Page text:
New Court Documents Show Grand Jury Leaks To Defense

March 23, 2015

By Bill Britt
Alabama Political Reporter

MONTGOMERY—Court documents filed today by State’s prosecution in Speaker Mike Hubbard case reveal that Hubbard and his close associates began receiving Grand Jury leaks in 2012.

Hubbard’s criminal defense J. Mark White, has been making accusations of Grand Jury leaks even before the Lee County Grand Jury, investigating Hubbard ever heard a word of testimony.

With the new flings by the State, it is revealed that it was the defense that was receiving the benefits of leaks and no one else.

Recently, White entered motions before Lee Count Circuit Judge Jacob Walker III, and also issued subpoenas on Hubbard’s behalf.

The prosecutions answer contains emails between Hubbard and former Gov. Bob Riley (Exhibits K and L) which make it clear that they were receiving confidential Grand Jury information from then Deputy Attorney General Henry T. “Sonny”  Reagan.

Doc 1, Doc 2, Doc 3, Doc 4

The first email exchange between Riley and Hubbard is dated the day after Bill Armistead, then Chairman of the Alabama Republican Party, made it publicly known that a Grand Jury was investigating Hubbard.

On December 12, 2012, Armistead made it known that the Grand Jury had subpoenaed information from ALGOP concerning Hubbard’s tenure as Chairman. The following day, an email exchange between Hubbard and Riley reveals Grand Jury leaks from inside the Attorney General’s Office.

The email identifies the “leaker” as Deputy Attorney General Sonny Reagan who occupied an office that adjoined Chief Prosecutor Matt Hart’s.

In Exhibit L Hubbard writes Riley, “Gov: Talk with Rob [Riley] when you can. Armistead and Luther have now teamed up to try to ruin me politically. Not sure what Luther’s end game is other than he views me as a potential threat down the road. Rob knows details.”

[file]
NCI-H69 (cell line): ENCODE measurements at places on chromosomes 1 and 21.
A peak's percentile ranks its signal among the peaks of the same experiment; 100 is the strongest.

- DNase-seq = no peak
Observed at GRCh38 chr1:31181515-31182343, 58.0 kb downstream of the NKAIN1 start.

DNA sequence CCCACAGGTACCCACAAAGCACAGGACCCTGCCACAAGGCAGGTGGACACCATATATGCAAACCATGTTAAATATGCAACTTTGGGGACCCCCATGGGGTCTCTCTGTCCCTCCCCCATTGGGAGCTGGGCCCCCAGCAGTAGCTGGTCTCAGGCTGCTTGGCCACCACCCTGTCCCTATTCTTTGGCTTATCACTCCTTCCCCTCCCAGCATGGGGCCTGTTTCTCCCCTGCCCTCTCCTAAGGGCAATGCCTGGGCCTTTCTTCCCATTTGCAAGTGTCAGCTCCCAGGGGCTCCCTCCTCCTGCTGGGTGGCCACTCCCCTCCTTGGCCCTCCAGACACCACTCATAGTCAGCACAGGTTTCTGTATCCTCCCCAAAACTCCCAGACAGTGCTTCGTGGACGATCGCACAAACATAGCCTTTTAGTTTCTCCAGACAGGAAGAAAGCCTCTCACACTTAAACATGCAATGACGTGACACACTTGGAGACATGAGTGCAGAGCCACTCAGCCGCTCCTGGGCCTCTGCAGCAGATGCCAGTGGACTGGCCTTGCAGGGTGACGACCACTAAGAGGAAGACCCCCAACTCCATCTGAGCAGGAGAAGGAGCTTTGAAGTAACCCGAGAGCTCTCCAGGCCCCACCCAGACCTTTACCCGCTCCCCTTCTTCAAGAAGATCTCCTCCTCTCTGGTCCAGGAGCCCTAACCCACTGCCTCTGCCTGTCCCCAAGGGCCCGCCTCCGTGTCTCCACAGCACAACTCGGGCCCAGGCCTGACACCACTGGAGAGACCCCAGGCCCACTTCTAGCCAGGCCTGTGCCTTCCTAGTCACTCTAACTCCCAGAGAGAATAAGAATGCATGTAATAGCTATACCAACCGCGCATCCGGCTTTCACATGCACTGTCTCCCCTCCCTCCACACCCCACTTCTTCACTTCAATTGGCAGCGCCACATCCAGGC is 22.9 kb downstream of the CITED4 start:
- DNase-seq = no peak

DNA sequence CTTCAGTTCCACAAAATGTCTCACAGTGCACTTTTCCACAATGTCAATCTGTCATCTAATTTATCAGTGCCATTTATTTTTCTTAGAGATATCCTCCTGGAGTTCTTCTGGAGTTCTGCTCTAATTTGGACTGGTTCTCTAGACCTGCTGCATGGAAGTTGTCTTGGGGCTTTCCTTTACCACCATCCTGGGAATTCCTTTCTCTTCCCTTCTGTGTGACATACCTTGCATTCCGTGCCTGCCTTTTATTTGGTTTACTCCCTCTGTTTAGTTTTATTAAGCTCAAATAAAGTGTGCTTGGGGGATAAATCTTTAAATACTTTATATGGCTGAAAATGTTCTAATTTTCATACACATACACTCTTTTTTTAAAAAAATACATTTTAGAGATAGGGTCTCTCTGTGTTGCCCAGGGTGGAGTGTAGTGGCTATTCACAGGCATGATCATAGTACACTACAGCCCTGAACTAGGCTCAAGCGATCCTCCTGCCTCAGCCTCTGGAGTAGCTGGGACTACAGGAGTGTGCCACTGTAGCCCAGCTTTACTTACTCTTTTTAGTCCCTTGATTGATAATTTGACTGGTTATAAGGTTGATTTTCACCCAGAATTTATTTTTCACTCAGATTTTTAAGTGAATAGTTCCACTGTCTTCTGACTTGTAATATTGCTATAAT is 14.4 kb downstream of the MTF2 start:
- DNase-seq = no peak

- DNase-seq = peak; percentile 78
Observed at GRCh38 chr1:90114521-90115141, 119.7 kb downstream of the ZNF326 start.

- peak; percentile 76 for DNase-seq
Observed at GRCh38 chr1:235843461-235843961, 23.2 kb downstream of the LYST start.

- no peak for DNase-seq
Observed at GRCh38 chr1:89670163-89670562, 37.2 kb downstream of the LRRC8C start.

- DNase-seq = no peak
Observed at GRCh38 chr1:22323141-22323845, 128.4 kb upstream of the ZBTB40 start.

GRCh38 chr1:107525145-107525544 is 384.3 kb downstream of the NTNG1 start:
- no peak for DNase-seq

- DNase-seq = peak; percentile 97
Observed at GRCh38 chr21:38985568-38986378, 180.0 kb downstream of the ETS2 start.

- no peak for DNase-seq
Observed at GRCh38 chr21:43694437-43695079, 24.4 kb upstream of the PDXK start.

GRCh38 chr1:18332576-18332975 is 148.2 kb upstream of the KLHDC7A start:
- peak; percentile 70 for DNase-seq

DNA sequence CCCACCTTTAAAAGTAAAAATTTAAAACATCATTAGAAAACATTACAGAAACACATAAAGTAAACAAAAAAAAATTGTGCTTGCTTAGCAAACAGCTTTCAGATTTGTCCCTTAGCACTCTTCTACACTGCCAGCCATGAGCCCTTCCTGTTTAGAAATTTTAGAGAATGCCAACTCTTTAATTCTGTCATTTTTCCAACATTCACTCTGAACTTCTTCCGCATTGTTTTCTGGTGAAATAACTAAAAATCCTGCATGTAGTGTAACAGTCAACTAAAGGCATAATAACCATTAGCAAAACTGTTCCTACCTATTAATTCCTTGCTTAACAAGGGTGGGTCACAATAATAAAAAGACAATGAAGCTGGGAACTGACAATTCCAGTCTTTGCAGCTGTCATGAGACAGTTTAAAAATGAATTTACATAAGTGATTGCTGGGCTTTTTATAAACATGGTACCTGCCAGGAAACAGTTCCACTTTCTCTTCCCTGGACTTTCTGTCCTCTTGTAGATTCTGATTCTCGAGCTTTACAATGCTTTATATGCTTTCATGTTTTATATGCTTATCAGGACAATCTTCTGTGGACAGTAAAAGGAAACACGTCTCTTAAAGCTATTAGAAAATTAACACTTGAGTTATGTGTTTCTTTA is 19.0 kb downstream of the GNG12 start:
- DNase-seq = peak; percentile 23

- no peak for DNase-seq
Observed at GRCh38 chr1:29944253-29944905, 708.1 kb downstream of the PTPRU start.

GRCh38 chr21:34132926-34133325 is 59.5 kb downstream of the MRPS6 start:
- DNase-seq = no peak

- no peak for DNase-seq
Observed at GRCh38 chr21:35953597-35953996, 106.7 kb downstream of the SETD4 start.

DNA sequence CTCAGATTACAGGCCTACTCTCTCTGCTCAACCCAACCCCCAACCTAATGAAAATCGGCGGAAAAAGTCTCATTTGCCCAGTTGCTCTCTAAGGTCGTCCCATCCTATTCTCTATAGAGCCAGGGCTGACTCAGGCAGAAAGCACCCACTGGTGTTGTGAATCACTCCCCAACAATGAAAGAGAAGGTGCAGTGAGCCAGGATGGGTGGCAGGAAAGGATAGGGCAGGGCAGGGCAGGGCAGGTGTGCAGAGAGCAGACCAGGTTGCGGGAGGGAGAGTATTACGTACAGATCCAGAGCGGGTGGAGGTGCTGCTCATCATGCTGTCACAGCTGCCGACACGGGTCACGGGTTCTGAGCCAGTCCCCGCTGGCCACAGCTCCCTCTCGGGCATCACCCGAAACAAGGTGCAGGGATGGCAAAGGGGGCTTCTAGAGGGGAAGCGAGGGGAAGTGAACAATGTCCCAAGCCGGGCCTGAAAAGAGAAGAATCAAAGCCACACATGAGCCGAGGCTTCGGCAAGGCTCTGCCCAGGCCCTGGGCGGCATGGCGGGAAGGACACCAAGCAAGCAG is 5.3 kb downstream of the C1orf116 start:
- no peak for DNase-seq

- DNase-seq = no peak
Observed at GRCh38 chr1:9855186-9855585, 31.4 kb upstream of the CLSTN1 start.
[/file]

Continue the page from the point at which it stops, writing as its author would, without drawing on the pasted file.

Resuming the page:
Riley answers Hubbard saying, “I was with him [Rob] during the conversations with you [Hubbard] and Sonny [Reagan] last night. Have a couple of people trying to understand what’s happening.”

Here, Riley acknowledged a conversation with Reagan and Hubbard and also indicates that Rob Riley was involved in receiving information about the Lee County Grand Jury as early as December, 2012.

Also in the email Hubbard writes, “Armistead is evil and I guess so is Luther.”

Hubbard also makes the assertion that Strange was conducting the investigation to damage Hubbard’s political career. An assertion that has been proven false not only by the fact that Strange recused himself from the prosecution but all the 85 exhibits released at the request of Hubbard’s attorney White.

Exhibit K shows that in an email correspondence which took place on January 17-18, 2012,  Hubbard tells Riley, “Confidentially, I received word just now from Josh [Blades] that a mutual friend in the AG’s office (he used to work for you) called to tell him that the prosecutor told him this afternoon that the accusations against me have been thoroughly investigated and totally dismissed by the Grand Jury.”